Arturo Luna begins each class with the same message: “Life is good.” Luna shares his passion for culinary arts and forms bonds with his students in hopes that they learn and grow with the knowledge they gain through the classes. Many students have heard about culinary arts, but few know about the teacher in charge of this popular class.
Luna’s passion for the culinary field was influenced by his family owning a restaurant in Pacoima. Ever since Luna’s childhood, he has been surrounded by different foods which therefore drew out his passion for cooking. As he learned more about the field, Luna started to enter several competitions.
When he was 18 years old, Luna competed at the American Culinary Federation competition against multiple people from different states in Las Vegas. However, he faced difficulties as he only had three days to prepare for the tournament due to late admission in the event.
Luna prepared a filet mignon with garlic baked potato and steamed vegetables on the side. With the hard work and time he dedicated toward practicing, Luna won the Bronze prize in his first competition.
“It was actually my very first medal and working hard for third days got me the results. That was also the first time I’ve been called chef from a different person,” Luna said.
Despite his success in culinary arts, Luna first decided to pursue a career in computer science because of his curiosity toward video game development. Although he did have an interest in computer science and the work ethic it needs, Luna decided to switch his major to culinary arts because he wanted to pursue a career in which he felt more comfortable.
To study culinary arts, Luna attended Mission College where he also started his teaching career at a juvenile camp.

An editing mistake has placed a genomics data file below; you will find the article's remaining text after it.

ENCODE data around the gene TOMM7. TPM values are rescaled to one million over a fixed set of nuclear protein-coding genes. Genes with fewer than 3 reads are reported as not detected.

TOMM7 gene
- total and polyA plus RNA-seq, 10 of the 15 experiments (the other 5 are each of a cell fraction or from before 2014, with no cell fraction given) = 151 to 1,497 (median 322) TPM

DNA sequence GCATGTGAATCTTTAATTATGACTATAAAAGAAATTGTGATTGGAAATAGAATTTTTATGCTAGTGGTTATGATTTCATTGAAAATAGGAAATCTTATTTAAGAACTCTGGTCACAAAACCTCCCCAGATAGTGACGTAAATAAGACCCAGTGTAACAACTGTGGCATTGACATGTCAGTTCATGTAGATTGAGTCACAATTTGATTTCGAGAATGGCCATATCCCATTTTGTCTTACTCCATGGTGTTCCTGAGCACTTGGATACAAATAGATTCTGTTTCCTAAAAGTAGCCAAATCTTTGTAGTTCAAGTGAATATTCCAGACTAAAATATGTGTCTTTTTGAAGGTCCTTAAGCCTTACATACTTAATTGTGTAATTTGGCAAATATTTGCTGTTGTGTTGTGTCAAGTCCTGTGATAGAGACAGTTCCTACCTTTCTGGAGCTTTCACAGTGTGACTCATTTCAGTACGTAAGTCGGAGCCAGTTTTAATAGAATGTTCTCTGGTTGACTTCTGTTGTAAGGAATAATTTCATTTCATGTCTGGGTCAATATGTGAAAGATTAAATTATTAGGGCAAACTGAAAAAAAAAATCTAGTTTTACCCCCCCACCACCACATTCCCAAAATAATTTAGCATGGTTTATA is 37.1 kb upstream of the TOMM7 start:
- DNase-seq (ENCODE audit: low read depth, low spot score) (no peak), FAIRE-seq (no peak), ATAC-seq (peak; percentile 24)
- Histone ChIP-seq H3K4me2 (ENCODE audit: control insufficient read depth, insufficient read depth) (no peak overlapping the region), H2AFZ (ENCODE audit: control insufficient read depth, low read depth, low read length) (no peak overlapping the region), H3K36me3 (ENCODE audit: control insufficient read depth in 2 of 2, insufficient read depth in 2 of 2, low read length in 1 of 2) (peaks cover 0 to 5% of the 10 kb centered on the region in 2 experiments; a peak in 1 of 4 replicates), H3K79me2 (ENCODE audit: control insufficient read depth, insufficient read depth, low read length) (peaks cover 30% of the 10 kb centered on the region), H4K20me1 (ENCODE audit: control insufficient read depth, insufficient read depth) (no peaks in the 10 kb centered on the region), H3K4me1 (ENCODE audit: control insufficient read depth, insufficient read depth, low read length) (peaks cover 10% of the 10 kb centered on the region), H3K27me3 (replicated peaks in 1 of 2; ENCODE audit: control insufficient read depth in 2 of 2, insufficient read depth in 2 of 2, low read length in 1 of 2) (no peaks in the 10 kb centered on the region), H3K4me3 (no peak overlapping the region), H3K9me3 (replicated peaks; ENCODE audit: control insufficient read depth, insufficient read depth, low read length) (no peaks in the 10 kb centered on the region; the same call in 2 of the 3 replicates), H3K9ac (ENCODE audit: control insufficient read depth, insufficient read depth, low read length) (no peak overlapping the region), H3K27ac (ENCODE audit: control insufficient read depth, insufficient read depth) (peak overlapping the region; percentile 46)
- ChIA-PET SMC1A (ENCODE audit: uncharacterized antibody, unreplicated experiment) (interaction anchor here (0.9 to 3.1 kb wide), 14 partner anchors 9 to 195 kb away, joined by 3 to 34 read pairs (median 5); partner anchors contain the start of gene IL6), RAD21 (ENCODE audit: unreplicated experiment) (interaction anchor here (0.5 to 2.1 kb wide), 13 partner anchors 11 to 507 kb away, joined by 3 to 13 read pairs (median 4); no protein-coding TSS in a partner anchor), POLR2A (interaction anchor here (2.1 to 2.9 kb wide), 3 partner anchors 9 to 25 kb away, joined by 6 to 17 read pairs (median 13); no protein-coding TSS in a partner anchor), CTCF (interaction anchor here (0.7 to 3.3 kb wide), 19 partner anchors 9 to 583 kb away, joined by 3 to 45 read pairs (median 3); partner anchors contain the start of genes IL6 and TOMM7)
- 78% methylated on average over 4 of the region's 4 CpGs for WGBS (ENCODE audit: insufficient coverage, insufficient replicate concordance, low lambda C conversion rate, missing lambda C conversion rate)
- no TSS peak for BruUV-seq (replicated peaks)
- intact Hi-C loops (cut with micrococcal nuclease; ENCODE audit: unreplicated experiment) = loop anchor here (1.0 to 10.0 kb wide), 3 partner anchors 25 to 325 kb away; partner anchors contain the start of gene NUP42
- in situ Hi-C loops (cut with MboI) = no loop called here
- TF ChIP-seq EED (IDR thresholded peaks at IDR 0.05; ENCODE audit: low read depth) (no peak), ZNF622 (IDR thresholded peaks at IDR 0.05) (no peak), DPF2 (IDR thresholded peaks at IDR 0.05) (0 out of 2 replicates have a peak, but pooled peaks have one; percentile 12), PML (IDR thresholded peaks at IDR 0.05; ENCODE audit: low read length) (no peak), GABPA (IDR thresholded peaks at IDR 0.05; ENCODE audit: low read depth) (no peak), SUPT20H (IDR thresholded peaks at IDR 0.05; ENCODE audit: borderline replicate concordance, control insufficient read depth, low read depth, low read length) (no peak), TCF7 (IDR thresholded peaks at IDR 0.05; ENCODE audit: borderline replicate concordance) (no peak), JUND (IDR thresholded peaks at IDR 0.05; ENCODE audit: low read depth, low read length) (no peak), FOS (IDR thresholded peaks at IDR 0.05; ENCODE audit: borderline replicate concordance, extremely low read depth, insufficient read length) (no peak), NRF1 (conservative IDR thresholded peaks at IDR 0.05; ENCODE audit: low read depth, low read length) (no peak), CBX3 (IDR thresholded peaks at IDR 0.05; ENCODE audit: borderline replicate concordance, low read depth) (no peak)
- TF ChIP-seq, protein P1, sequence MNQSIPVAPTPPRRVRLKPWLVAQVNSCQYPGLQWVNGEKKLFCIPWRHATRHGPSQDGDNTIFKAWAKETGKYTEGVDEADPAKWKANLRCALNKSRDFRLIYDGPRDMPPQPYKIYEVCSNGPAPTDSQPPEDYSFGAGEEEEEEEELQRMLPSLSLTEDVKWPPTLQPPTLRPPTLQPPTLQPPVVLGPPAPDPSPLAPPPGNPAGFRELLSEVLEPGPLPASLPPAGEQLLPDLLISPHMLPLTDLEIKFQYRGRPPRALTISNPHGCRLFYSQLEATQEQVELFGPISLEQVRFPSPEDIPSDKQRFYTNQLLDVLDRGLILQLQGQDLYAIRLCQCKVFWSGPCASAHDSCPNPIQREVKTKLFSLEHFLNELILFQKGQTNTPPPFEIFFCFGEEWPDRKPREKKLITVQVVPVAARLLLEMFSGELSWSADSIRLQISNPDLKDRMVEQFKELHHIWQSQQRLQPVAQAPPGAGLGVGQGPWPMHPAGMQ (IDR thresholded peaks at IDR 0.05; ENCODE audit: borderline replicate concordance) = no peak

After attending Mission College for five years, he transferred to Johnson & Wales University in North Miami. Switching schools provided Luna with more opportunities to travel to different states, ultimately enhancing his appreciation for different cultural foods.
“I always imagined where that food came from, who made it, and if I could identify all the spices. It led to more experimenting,” Luna said.
However, Luna had to take a break from cooking for six months each year due to the high amount of stress, which posed serious health issues.
“I just kept on going and my body started shutting down because of stress. I had high blood pressure, high cholesterol, high everything, and I was only 24,” Luna said.
Along with teaching the school’s culinary arts class, Luna also teaches at Mission College because he enjoys working with students. For Luna, his students constantly motivate him to work hard at his job, allowing him to make the most of his time at our school.
“I see the whole process. I see my students getting better and better, and that’s what I enjoy the most. By teaching a student a skill and maybe one day they take that skill to someone else, I live forever,” Luna said laughingly.